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Alessandro Adriani – Montagne Trasparenti

Alessandro Adriani may not be a household name, but he is the brains behind the Mannequin label, an outlet that has done arguably more than any other to unearth obscure wave and industrial music, often with an Italian focus. While other reissue labels dance across a multiplicity of emotions from the same time period, Mannequin’s default setting appears to rest on the gloomy, morbid and melancholic, witnesses its unearthing of releases like Bourbonese Qualk’s eponymous album and Decadence’s “On and On” –  one of the most tragic pieces of music ever recorded.

Alessandro Adriani - Montagne Trasparenti
Alessandro Adriani
Montagne Trasparenti
Monofonus Press
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This emotional spectrum manifests itself on the choice of releases by modern day artists too, with a Tropic of Cancer 12″ and recent reworks of Musumeci and //TENSE// from An-I and Beau Wanzer respectively all cloaked in a gloomy pallor or exhibiting disturbing tendencies. It’s no surprise then that when Adriani gets time to go into the studio that he doesn’t leave these influences at the door. Having put out material as Newclear Waves, he’s now going under his own name for this album on Monofonus Press (the Mannequin boss and Willie Burns previously contributed a track for the Austin label’s IXTAB compilation last year).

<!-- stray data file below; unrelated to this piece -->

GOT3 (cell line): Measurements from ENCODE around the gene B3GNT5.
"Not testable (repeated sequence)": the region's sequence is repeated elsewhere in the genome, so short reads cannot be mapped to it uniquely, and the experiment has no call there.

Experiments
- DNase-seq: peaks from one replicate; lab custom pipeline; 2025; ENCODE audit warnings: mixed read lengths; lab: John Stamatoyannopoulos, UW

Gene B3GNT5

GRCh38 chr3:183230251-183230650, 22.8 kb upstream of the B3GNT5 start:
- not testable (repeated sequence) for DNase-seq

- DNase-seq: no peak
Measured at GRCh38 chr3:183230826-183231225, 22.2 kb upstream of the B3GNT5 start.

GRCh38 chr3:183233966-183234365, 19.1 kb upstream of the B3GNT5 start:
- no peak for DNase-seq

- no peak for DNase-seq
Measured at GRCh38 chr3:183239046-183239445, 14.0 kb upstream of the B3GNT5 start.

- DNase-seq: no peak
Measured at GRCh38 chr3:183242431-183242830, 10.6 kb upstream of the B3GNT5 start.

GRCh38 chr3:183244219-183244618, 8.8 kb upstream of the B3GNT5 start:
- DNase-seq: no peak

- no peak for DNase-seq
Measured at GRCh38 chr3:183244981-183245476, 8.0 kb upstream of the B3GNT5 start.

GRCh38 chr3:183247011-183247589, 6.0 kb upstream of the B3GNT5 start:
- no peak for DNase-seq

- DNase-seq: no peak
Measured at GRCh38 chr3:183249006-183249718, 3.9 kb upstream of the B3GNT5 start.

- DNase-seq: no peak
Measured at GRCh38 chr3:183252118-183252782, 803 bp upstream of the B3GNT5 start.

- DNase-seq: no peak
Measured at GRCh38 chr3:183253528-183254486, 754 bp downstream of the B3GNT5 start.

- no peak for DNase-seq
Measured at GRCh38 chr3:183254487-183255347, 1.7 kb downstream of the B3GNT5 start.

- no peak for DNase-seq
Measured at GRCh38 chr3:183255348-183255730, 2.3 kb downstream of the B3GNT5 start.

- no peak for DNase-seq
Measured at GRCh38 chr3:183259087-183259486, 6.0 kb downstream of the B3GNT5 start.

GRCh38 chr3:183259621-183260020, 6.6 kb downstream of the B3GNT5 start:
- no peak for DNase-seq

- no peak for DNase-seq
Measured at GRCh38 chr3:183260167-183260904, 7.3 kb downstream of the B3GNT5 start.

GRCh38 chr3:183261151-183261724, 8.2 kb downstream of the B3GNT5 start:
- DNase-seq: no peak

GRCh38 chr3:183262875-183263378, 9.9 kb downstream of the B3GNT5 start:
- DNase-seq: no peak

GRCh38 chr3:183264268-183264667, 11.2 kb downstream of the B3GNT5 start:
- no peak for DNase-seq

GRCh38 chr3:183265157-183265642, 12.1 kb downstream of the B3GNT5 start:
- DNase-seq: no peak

Montagne Trasparenti begins with the whooshing soundscapes and crackling interference of “Fase Lunare I” before moving into the horror soundtrack world on “Verso Lo Zenith”, where tortured shrieks and chains being dragged up a wooden staircase create a real sense of dread. “L’acqua Di Nettuno” and “Pianeta Rosso” take inspiration from EBM / body music; the former rumbles to a menacing bass while the latter is faster, more functional and not entirely dissimilar to Dust or Heinrich Dressel’s contributions to Mannequin.

Clearly, Adriani is keen to cover a lot of ground; the title track revolves around a brooding bass, glassy percussive bursts and a spooky synth riff, but maintains the brooding feeling. It’s only on the electronic disco pulses and soaring strings of “Fuoco” that the mood lightens somewhat, but in the main this is an exploration of electronic music’s darker side.

Richard Brophy 


A1. Fase Lunare I
A2. Verso lo Zenith
A3. L’acqua di Nettuno
A4. Pianeta Rosso
A5. Attraverso le asperitá
B1. Montagne Trasparenti
B2. Fuoco
B3. Rotazione Sincrona
B4. Fase Lunare II